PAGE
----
Domestic violence remains one of the biggest problems women
face in different communities, regardless of faith and culture.
Over the past years, several social NGOs in Canada have been offering services for women escaping domestic violence.
Yet, the new ‘Nisa Homes’ is the only specialized transitional shelter that accommodates vulnerable Muslim women.
The group, which runs shelters in Edmonton, Mississauga, Ontario, Surrey, Windsor, and Calgary, offers transitional homes for Muslim, immigrant and refugee women and children who are seeking shelter after fleeing domestic violence.
On Sunday, the group hosted a workshop that challenges participants to navigate life as a Muslim woman fleeing domestic violence, CBC reported.
The workshop was based on the simulation of real clients of ‘Nisa Homes’ shelter in Calgary.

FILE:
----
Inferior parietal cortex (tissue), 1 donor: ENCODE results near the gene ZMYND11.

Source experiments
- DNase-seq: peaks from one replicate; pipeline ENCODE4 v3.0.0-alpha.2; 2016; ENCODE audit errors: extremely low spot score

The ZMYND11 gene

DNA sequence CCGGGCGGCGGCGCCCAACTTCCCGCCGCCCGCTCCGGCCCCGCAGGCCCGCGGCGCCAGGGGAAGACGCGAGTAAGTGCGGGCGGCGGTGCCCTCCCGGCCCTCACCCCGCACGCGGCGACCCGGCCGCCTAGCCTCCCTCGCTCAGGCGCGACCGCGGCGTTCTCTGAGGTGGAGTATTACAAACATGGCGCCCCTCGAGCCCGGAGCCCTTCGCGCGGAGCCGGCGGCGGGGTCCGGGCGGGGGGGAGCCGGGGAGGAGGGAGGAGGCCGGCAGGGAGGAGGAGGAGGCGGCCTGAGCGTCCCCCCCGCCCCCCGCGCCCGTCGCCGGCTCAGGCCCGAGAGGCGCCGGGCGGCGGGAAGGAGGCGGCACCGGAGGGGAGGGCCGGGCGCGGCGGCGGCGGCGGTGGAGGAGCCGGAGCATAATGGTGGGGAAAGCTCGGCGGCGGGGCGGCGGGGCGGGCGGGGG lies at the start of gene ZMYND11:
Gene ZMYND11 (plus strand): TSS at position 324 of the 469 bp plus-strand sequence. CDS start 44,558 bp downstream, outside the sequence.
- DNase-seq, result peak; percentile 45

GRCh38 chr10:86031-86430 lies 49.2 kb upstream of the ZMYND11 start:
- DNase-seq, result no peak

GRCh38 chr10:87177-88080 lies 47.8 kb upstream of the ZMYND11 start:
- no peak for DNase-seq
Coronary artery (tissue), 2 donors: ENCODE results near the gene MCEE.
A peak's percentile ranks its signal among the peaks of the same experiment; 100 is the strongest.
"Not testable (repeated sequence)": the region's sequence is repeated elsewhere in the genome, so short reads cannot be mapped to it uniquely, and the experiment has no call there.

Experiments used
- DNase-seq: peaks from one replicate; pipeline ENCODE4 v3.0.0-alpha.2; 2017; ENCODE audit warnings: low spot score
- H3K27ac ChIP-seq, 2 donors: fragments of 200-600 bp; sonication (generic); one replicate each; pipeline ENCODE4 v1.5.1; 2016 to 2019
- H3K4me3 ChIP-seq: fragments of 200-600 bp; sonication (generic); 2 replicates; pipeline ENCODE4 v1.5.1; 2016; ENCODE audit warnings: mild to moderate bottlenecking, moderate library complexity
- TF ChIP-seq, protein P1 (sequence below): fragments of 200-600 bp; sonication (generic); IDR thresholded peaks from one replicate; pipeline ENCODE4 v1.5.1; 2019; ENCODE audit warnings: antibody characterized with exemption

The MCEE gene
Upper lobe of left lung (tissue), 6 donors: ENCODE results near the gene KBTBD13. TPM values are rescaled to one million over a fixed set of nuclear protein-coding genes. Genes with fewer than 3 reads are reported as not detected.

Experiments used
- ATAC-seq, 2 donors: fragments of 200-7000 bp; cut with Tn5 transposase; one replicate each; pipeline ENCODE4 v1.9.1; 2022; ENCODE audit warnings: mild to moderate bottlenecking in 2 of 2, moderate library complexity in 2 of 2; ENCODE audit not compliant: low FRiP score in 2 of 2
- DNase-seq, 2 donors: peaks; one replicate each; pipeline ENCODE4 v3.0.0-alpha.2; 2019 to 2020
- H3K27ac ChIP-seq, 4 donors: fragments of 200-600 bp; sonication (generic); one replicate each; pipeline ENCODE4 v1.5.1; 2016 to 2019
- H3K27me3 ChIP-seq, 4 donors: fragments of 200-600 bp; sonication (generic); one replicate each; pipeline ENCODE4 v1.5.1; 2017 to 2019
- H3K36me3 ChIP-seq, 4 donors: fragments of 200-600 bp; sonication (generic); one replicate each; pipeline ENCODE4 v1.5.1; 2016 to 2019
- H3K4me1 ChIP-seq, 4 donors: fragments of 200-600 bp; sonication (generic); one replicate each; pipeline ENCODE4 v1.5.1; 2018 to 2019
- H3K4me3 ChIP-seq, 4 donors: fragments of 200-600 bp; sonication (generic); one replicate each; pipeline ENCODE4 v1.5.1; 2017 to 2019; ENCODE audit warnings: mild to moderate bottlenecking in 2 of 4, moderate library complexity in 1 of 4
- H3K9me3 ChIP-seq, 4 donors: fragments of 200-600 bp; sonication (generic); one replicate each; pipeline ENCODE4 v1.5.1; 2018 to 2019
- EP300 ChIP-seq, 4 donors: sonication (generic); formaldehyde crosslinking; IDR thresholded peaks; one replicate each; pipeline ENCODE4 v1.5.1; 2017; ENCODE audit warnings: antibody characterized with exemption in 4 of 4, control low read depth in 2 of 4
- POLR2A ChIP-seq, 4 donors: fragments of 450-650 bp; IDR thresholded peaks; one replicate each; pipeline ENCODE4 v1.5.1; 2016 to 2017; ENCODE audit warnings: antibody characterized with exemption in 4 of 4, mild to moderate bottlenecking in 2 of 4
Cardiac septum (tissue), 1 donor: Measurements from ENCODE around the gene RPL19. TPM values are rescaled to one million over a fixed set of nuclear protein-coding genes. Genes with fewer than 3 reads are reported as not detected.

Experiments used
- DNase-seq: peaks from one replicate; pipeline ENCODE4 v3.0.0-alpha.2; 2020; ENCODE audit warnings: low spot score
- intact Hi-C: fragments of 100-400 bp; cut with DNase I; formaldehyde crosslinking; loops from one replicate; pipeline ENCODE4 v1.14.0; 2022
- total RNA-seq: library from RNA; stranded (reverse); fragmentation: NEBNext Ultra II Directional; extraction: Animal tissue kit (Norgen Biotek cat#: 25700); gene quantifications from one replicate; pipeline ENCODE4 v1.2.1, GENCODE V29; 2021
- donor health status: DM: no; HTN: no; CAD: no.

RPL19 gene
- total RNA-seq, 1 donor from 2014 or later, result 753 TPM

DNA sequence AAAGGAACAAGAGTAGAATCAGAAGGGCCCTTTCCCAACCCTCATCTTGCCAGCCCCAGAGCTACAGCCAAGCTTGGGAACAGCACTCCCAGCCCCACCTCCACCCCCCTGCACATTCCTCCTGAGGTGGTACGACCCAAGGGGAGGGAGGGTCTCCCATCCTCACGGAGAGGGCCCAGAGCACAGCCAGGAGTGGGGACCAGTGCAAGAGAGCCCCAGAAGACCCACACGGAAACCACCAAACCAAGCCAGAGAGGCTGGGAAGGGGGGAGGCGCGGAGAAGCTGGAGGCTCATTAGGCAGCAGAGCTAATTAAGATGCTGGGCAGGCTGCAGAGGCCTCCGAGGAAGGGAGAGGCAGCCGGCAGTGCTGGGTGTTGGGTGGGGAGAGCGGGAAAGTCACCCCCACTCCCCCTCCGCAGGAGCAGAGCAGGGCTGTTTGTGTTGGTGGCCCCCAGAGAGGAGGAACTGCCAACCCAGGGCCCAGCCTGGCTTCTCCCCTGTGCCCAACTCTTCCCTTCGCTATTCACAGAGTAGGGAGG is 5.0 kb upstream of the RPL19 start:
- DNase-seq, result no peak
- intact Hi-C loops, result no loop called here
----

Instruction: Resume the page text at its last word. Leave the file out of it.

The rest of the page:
For one day only, Ayan Hussein was Lena, a woman who has a
young daughter, no income, and she’s in an abusive relationship.
“To me, honestly it’s very shocking, like it makes
me realize how fortunate I am and to be honest with you, it kind of puts things
in perspective. Where I should be volunteering, I should be helping out other
women in my …” Hussein’s voice trails off, as she starts to cry.
“You would never think, living in Canada, like, you’re
put in situations like this … it’s overwhelming.”
Fadia Omar, a caseworker at Nisa Homes, said she hopes the workshop raises awareness of the services the shelter offers — and the resilience of those who access it.
“A lot of people stay in bad situations because they
don’t think they have options, but they have options.”
“To come to a home where you literally have nothing,
you come with the clothes on your back and a baby and then to be independent …
I think that’s a huge success,” she said.
Muslim scholars confirm that any form of domestic violence contradicts Islamic teachings.